As open enrollment for the Affordable Care Act (ACA) rolls out October 1st, college students must have health insurance when the mandate takes effect on January 1, 2014 or they or their parents will pay a tax for that decision.
Students should have more options for health care coverage as a result of the ACA, otherwise known as Obamacare, but many of them know little about the state Health Insurance Marketplace and need to become more informed about the options.
While expansion of coverage under the health care law has helped 3.1 million young people get insurance through their parents’ plans until they reach age 26, not every 20-something has that option and may remain uninsured. Part-time students or those who graduate but don’t land a full-time job right away may opt to go without insurance or opt for coverage through student health plans.
Most colleges purchase plans to cover students and those are considered to be individual insurance plans under the ACA, just as if they bought their own insurance.
If a student opts-out of purchasing insurance from their school’s student health plan and decides to purchase a plan in the marketplace, they will be eligible for a tax subsidy depending on their state and exact income level.
For example, if your annual income is $11,500 to $46,000 – or if your family of four earns up to about $94,000 – you’re eligible for a tax credit on premiums for insurance purchased in the marketplace.
Depending on their income and where they live, some young adults may, for the first time, qualify for Medicaid under ACA provisions that expand coverage to individuals with incomes up to 138 percent of the federal poverty level ($15,856 in 2013). States can decide whether to adopt the expansion; about half have done so.
Insurance plans purchased under the new law must cover a wide range of preventive care without co-payment, including a wide range of standard tests and lab work, specialized women’s care (including birth control), and screenings and immunizations for children.
The law also mandates that there are no yearly or lifetime limits on coverage – if you reach your “out-of-pocket maximum” in a year, you pay no more for necessary additional treatment. All insurance plans in the Healthcare Marketplace must also include coverage for outpatient and emergency services, hospitalization, maternity and newborn care, mental health disorders, prescription drugs, rehabilitation services and devices, lab services, preventive and wellness services, chronic disease management and pediatric services.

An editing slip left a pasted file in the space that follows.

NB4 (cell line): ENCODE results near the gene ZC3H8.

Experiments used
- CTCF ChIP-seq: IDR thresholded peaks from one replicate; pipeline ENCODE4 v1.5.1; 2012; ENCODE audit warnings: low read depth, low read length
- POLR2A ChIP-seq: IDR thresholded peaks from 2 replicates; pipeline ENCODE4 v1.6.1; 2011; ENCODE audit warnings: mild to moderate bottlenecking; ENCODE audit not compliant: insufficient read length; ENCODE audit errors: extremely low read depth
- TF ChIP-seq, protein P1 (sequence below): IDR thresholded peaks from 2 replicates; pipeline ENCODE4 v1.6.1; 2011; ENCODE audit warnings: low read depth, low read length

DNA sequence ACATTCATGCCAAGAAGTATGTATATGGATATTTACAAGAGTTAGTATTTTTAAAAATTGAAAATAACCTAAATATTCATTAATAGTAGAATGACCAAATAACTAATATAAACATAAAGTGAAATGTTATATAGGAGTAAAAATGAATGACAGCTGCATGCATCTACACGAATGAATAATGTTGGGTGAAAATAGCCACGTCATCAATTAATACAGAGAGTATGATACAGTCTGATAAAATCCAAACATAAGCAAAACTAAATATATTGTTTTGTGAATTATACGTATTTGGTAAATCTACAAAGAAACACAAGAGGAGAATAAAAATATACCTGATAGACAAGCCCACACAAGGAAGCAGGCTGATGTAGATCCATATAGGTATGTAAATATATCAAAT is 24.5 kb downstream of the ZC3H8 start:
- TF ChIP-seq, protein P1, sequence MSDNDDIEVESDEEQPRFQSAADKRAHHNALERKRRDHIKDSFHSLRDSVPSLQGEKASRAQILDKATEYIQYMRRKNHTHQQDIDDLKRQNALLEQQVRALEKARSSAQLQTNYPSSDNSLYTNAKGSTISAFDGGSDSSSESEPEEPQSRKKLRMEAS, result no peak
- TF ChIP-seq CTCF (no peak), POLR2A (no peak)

There is a possibility that even though students may pay very low premiums for school-sponsored insurance plans, those premiums might increase because of the mandate that health insurance plans offer these “essential health benefits” free of charge.
Students who attend schools that offer self-funded student health plans – (schools that pay the healthcare claims directly rather than buying an insurance policy) will also be eligible for tax credits if they don’t enroll in their college’s plan. There are at least 40 such schools in the country (mostly in California and the Ivy League system) that self-fund their student health plans.
To keep college students up-to-date and well-informed about the ACA, one organization, Young Invincible, has launched a nationwide education campaign called Healthy Young America, and are reaching out to more than 1,000 youth-serving organizations and health partners with information about the ACA , healthcare apps, national road maps to coverage and new options through the health insurance marketplace. http://younginvincibles.org/
For more information on the Healthcare Marketplace go to https://www.healthcare.gov/